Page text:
“Most conversations people heard weren’t valuable to them or to anyone they personally knew. But some entrepreneurs understood the corollary: that all conversations are valuable to someone. The conversation brokers came soon after, creating a huge market for constantly eavesdropped and streamed conversations. Unscrupulous companies could buy up conversations of confidential chats and phone calls; blogs would buy every word said by even minor celebrities. Thousands of people signed up with the brokers within days, salivating at the prospect of big payouts if they happened to record the right people.”
The biggest conversation broker sites were shut down quickly by lawsuits, since it was already illegal in most countries to make unauthorised recordings of private converations, but it didn’t stop – the technology and the desire was too powerful. Indeed, there was plenty of semi-legal use, particularly by lawyers during the discovery process. Another favorite tactic was to cause mistrials by catching jury members discussing trials when they shouldn’t – which was more or less practically all of them.
Many people seeked to defend themselves. One tactic was to use defensive recording, constantly streaming their own digitally-signed audio, marking it as owned and thus private; any attempt to post similar recordings online could then be matched and quickly removed. This worked for some, but didn’t prevent transcripts or altered recordings from being posted. A variation was to ‘reverse-engineer’ unauthorised recordings to determine the person’s location and identity, which worked for a few weeks until virtual repositioning software was released.
A more extreme and permanent approach was to simply stop talking out loud – a practice that continues to this day in some communities. Many noted that silent messaging was by definition immune to necklace arrays (at least for another couple of decades), and so people of all ages began routinely using SMSes to discuss anything remotely private.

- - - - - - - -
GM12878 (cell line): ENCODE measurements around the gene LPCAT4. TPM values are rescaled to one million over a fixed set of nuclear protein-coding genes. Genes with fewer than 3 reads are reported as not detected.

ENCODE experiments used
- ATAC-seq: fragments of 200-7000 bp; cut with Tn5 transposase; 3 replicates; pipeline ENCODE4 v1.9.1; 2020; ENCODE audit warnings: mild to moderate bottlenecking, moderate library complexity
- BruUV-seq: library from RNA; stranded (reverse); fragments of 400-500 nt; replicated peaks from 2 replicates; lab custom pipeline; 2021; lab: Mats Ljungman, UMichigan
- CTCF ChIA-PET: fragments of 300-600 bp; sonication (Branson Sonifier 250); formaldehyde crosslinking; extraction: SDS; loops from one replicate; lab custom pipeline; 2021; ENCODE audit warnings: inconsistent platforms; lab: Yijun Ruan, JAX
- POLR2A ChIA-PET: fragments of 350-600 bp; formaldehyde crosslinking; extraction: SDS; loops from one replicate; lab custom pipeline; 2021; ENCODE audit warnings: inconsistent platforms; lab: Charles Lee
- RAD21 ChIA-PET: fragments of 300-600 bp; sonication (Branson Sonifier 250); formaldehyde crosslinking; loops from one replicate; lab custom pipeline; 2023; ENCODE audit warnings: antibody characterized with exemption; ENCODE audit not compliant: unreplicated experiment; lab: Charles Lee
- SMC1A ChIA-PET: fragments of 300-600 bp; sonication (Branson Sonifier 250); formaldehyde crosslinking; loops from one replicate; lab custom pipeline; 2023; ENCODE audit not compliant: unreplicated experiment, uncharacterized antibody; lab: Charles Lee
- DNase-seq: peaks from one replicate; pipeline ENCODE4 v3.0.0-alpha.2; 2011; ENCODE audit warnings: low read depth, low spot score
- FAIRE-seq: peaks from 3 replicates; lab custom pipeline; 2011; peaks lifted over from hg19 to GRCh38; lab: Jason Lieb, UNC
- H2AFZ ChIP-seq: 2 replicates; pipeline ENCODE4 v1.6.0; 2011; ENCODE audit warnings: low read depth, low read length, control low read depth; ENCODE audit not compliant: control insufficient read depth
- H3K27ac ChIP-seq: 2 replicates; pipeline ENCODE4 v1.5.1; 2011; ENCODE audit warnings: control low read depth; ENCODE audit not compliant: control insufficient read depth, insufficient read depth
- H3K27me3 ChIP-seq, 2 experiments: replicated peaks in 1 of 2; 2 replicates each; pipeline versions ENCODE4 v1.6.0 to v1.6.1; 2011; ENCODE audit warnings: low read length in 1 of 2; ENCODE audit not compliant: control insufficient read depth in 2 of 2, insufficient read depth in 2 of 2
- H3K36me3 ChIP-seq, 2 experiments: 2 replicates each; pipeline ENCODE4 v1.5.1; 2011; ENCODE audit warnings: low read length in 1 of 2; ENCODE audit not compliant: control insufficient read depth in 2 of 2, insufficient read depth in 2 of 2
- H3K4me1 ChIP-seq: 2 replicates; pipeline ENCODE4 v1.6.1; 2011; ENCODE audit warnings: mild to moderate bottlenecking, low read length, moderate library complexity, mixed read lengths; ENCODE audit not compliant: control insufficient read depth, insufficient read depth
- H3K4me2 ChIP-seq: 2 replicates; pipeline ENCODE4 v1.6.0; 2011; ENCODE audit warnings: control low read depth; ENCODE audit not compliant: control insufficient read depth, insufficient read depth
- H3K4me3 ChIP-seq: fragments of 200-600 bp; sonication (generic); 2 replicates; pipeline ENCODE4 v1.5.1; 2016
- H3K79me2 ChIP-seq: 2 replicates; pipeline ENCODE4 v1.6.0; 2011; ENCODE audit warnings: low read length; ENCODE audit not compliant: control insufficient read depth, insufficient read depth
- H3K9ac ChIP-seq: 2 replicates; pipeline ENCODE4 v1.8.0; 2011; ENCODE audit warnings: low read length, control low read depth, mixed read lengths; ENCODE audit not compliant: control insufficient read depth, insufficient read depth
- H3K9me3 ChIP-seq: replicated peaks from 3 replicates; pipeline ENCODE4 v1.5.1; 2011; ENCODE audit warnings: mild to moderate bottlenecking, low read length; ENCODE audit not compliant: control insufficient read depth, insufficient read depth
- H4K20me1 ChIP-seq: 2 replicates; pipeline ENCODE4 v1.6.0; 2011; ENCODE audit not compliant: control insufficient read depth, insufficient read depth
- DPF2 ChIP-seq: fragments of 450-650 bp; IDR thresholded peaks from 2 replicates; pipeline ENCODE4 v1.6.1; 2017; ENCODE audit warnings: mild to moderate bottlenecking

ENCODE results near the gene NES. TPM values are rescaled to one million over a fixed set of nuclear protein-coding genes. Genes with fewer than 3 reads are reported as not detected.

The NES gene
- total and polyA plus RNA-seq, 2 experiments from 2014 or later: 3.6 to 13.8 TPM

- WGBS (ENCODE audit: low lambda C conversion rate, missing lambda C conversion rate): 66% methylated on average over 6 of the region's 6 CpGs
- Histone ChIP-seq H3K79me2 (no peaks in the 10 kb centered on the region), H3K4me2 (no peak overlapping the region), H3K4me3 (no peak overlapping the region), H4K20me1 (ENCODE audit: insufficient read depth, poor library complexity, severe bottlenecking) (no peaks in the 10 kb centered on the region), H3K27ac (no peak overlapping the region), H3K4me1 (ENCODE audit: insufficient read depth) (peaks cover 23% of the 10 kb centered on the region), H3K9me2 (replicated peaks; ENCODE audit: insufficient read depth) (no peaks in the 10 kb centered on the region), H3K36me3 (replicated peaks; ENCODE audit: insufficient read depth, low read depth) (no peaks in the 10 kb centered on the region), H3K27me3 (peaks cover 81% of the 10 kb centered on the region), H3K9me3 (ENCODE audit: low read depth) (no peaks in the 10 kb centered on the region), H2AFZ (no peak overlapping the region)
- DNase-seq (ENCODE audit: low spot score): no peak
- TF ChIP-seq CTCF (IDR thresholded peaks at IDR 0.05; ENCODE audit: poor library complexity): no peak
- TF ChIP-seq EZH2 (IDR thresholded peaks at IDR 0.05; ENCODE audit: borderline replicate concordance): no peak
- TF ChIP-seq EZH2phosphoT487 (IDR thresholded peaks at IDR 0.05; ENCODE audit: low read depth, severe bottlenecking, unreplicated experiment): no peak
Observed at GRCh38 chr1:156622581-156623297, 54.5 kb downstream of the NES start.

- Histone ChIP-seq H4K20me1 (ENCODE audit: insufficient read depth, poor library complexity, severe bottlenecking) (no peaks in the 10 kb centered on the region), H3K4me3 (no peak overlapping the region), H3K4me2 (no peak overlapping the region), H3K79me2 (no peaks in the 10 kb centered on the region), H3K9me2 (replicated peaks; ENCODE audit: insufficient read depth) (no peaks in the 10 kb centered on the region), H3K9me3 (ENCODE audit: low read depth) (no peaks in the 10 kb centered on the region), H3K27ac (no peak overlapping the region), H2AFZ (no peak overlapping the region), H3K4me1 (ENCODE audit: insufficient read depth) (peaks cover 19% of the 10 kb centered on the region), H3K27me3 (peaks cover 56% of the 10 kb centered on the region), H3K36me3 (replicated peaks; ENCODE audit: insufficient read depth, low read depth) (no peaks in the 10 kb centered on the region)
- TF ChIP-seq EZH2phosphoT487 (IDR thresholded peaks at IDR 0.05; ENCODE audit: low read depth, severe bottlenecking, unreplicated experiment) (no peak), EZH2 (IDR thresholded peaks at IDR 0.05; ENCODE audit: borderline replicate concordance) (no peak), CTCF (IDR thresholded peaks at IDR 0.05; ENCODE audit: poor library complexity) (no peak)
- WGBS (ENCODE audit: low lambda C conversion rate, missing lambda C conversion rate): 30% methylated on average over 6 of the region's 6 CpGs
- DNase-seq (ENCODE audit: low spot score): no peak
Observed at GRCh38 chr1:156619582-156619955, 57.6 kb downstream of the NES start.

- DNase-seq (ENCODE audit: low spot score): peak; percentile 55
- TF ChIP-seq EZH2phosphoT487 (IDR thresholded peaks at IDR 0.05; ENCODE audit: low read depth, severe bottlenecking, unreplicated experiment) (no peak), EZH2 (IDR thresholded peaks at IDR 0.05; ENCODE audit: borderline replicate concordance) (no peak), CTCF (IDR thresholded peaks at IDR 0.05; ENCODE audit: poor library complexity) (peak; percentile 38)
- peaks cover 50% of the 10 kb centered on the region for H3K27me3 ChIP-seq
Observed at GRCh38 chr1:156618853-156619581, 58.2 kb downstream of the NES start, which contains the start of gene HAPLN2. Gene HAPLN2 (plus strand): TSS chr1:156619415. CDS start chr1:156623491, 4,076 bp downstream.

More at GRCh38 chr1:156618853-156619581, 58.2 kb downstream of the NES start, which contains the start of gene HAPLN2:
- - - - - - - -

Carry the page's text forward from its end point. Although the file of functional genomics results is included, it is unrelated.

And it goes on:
Predictably, there were overblown scares about young people losing their ability to speak as a result, and while certainly there were some who used SMSes practically all the time, they still couldn’t replicate the full range and emotion of spoken human speech – but it was unnerving for some to walk into a conference or a busy restaurant and hear not a single word spoken aloud.
“Some said it was the death of privacy, just as they did with CCTV, social networks, and drones. But the ability to see what people said was an realleveller, one that placed not just the richest billionaires and most powerful politicians, but everyone, under a harsh spotlight for corruption and wrongdoing. It made us all a little bit more careful and measured about what we said, and it eventually made it OK for us to change our minds.”
That was Rajib Ahmed reminscing about his conviction from 2067, shortly before he died. In the years after he was released from prison, Ahmed became a fierce anti-corruption activist. However, he maintained that the greatest gift of necklace arrays and conversation brokers was not their ability to catch criminals like himself, but a more enlightened attitude to the hypocrisy, weakness, and faults of others.
When everything is being recorded, you have to be more forgiving of others, and of yourself. The alternative is too hard to bear.